So. You've met with the provider, you've spent a while visiting, you've said your goodbyes. You're about to leave, and your child doesn't want you to go.
There are four key points to a clean, cheerful drop-off.
1.) Hand the child off to someone. If your child is displaying anxiety, it is far, far better if he/she is handed into the caregiver's arms than to be expected to go wander off on his/her own steam.
2.) Once your child is in the caregiver's arms, do not take the child back into your arms. Though your intention is only to reassure, being handed back and forth between parent and caregiver is very unsettling to the child. The longer this goes on, the worse their distress becomes.
3.) When the child is in the caregiver's arms, leave immediately. If your child cries and reaches toward you -- oh, this is so hard, I know -- smile and leave. Take one of those clutching hands and kiss it, but don't linger and don't, don't, don't, take the child back. If you think of one more thing you'd like to say, do it 30 seconds later from in your car in the parking lot.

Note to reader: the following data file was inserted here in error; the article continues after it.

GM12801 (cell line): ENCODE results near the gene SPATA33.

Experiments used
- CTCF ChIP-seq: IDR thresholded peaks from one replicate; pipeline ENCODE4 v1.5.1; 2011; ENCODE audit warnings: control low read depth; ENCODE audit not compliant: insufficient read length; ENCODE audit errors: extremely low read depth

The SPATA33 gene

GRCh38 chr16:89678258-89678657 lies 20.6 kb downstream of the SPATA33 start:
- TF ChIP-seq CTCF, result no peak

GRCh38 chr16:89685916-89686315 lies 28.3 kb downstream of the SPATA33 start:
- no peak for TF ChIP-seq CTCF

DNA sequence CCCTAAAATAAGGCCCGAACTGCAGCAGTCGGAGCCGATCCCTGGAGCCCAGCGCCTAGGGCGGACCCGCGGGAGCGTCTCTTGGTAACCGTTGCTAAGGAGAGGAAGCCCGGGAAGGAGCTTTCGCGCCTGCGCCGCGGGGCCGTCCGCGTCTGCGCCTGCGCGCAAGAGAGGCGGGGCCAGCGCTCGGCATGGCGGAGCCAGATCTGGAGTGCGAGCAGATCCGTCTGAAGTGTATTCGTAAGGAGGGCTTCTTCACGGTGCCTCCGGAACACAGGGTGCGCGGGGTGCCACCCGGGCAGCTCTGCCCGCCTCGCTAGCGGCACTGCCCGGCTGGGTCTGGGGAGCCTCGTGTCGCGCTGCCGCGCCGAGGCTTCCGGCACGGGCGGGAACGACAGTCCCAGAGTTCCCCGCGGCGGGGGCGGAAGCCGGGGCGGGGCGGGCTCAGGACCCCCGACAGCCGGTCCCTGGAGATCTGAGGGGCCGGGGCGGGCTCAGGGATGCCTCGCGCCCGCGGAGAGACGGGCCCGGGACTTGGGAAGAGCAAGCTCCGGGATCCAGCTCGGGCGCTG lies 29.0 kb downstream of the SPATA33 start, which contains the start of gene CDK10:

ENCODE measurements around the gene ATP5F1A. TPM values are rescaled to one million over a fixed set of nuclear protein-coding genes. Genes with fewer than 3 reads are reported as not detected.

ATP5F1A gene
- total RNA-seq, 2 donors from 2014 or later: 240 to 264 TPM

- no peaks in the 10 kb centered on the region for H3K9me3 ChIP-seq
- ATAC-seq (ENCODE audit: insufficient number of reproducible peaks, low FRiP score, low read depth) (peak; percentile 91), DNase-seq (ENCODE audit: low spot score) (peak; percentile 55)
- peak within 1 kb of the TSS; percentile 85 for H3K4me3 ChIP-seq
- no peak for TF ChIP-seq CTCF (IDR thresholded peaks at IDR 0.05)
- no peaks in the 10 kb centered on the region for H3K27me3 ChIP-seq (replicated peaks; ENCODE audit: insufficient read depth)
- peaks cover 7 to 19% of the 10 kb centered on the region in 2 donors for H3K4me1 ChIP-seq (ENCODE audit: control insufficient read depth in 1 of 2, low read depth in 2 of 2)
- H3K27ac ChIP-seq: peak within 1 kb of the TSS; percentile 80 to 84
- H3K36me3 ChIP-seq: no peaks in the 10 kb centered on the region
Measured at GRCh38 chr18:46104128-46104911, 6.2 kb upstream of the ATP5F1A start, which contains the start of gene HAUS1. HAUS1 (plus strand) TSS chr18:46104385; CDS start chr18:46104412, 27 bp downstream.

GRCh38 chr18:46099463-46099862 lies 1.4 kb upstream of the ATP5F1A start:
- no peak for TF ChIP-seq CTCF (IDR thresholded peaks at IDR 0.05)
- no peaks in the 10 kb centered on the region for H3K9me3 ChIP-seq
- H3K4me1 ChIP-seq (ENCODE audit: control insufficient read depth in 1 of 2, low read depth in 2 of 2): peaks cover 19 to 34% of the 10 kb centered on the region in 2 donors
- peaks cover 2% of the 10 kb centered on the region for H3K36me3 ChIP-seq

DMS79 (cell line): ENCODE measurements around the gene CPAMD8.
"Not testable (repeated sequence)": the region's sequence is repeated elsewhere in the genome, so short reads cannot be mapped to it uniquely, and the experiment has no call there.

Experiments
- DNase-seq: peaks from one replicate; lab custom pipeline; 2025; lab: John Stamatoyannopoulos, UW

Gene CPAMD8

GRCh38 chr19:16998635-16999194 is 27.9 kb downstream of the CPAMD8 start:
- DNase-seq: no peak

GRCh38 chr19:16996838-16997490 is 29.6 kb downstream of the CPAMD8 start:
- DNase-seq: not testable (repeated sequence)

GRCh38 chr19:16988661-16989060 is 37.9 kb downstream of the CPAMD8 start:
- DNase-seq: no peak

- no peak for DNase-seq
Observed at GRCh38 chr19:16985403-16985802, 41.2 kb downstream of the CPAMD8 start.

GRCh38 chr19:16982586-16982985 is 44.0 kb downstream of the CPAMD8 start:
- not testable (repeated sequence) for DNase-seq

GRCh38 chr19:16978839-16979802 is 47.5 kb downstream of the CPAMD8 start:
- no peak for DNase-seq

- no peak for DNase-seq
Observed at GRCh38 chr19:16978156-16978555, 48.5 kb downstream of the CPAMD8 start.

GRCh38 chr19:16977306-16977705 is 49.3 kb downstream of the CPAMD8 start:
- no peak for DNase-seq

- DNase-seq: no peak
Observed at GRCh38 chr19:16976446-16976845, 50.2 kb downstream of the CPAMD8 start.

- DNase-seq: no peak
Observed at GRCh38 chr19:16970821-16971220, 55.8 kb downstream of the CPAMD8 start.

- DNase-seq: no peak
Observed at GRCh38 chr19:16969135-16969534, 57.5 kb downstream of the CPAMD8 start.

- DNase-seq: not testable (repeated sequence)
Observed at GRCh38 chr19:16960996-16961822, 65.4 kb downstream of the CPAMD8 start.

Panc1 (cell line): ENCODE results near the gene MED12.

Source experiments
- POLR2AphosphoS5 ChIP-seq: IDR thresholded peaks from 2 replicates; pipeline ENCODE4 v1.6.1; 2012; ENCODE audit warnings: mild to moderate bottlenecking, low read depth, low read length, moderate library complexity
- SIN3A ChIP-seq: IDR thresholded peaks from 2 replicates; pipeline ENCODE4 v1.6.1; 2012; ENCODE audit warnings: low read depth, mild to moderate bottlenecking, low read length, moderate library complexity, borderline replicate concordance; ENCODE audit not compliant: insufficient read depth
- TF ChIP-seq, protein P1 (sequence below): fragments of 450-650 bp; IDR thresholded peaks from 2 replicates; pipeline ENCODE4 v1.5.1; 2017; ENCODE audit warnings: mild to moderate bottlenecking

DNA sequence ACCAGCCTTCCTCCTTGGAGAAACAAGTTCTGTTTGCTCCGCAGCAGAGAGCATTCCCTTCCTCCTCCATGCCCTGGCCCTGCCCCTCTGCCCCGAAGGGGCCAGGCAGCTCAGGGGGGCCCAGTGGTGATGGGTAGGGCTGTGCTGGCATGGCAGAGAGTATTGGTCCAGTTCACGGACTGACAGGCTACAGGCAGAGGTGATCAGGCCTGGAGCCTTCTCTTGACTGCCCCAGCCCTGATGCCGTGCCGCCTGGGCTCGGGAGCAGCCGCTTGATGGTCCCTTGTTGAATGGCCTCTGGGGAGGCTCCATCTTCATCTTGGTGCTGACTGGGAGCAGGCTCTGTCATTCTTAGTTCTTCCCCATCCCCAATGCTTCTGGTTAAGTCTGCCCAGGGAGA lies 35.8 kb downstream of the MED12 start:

4.) SMILE. This is the hardest. Who can smile when their baby is so miserable? But if you want your child to learn to manage the drop-offs happily -- if you want your child to BE happy -- this is what you need to do. Children are sensitive to emotions. If Mommy looks worried, well, there must really be something to be afraid of, right?
And, most importantly, when you linger, looking anxious, you are telling the child that you don't really believe they can manage this. It's too hard.
It is hard. But it isn't too hard. Your child can manage it. YOU can manage it. If you project that confidence onto your child, they will believe it. Not the first time. Nor the second or the third, probably. Transitions are hard, particularly for toddlers, and it takes time to adapt to the expectations. But learn it they will.
If you are consistently cheerful and upbeat, the child will generally be managing drop-offs well within three to six weeks. If your child is still not managing after that time, talk to the daycare staff. In almost every case, the howling last no more than a few seconds after your departure, and then you can take comfort in the awareness that the only person being seriously traumatized is YOU.
Sigh. Ain't mothering fun? Keep smiling...